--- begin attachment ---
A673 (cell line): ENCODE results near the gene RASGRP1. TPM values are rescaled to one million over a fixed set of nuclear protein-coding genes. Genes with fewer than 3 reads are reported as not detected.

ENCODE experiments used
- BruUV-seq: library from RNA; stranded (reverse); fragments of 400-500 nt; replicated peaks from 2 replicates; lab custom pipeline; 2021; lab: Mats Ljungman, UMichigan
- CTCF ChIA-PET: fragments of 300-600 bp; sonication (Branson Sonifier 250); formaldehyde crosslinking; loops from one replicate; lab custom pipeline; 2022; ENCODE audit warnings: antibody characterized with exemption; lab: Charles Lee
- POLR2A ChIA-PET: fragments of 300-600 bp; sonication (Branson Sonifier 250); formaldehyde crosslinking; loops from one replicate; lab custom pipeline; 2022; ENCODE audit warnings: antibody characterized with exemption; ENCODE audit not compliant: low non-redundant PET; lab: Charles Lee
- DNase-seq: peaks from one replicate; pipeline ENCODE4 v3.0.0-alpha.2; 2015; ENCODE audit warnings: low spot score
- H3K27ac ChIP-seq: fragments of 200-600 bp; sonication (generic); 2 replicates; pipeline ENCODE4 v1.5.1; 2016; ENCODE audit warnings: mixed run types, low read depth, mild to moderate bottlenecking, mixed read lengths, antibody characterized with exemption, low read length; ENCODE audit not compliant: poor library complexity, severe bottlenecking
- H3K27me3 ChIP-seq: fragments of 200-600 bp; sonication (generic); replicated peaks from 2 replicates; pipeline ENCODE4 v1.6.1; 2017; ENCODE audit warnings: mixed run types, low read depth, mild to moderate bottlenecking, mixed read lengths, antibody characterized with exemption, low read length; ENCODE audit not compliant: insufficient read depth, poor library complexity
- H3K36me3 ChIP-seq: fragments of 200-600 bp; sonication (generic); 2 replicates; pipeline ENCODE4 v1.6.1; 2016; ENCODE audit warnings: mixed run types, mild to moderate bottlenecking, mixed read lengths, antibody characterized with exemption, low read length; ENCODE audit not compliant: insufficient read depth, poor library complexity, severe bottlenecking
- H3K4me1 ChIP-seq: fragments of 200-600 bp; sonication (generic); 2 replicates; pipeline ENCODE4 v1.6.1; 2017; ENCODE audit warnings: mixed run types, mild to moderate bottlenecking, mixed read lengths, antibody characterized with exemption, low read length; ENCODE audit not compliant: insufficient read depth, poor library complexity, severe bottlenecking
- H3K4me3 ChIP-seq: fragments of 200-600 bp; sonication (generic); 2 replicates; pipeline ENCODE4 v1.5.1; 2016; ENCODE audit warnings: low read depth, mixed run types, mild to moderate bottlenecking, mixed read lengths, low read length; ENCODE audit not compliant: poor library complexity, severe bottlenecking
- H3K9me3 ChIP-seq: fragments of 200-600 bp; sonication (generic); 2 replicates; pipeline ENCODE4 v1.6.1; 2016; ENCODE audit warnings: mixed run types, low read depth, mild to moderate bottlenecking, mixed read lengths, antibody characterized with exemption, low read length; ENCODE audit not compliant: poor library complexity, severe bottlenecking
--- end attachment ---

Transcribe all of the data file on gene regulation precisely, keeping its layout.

A673 (cell line): ENCODE results near the gene RASGRP1. TPM values are rescaled to one million over a fixed set of nuclear protein-coding genes. Genes with fewer than 3 reads are reported as not detected.

ENCODE experiments used
- BruUV-seq: library from RNA; stranded (reverse); fragments of 400-500 nt; replicated peaks from 2 replicates; lab custom pipeline; 2021; lab: Mats Ljungman, UMichigan
- CTCF ChIA-PET: fragments of 300-600 bp; sonication (Branson Sonifier 250); formaldehyde crosslinking; loops from one replicate; lab custom pipeline; 2022; ENCODE audit warnings: antibody characterized with exemption; lab: Charles Lee
- POLR2A ChIA-PET: fragments of 300-600 bp; sonication (Branson Sonifier 250); formaldehyde crosslinking; loops from one replicate; lab custom pipeline; 2022; ENCODE audit warnings: antibody characterized with exemption; ENCODE audit not compliant: low non-redundant PET; lab: Charles Lee
- DNase-seq: peaks from one replicate; pipeline ENCODE4 v3.0.0-alpha.2; 2015; ENCODE audit warnings: low spot score
- H3K27ac ChIP-seq: fragments of 200-600 bp; sonication (generic); 2 replicates; pipeline ENCODE4 v1.5.1; 2016; ENCODE audit warnings: mixed run types, low read depth, mild to moderate bottlenecking, mixed read lengths, antibody characterized with exemption, low read length; ENCODE audit not compliant: poor library complexity, severe bottlenecking
- H3K27me3 ChIP-seq: fragments of 200-600 bp; sonication (generic); replicated peaks from 2 replicates; pipeline ENCODE4 v1.6.1; 2017; ENCODE audit warnings: mixed run types, low read depth, mild to moderate bottlenecking, mixed read lengths, antibody characterized with exemption, low read length; ENCODE audit not compliant: insufficient read depth, poor library complexity
- H3K36me3 ChIP-seq: fragments of 200-600 bp; sonication (generic); 2 replicates; pipeline ENCODE4 v1.6.1; 2016; ENCODE audit warnings: mixed run types, mild to moderate bottlenecking, mixed read lengths, antibody characterized with exemption, low read length; ENCODE audit not compliant: insufficient read depth, poor library complexity, severe bottlenecking
- H3K4me1 ChIP-seq: fragments of 200-600 bp; sonication (generic); 2 replicates; pipeline ENCODE4 v1.6.1; 2017; ENCODE audit warnings: mixed run types, mild to moderate bottlenecking, mixed read lengths, antibody characterized with exemption, low read length; ENCODE audit not compliant: insufficient read depth, poor library complexity, severe bottlenecking
- H3K4me3 ChIP-seq: fragments of 200-600 bp; sonication (generic); 2 replicates; pipeline ENCODE4 v1.5.1; 2016; ENCODE audit warnings: low read depth, mixed run types, mild to moderate bottlenecking, mixed read lengths, low read length; ENCODE audit not compliant: poor library complexity, severe bottlenecking
- H3K9me3 ChIP-seq: fragments of 200-600 bp; sonication (generic); 2 replicates; pipeline ENCODE4 v1.6.1; 2016; ENCODE audit warnings: mixed run types, low read depth, mild to moderate bottlenecking, mixed read lengths, antibody characterized with exemption, low read length; ENCODE audit not compliant: poor library complexity, severe bottlenecking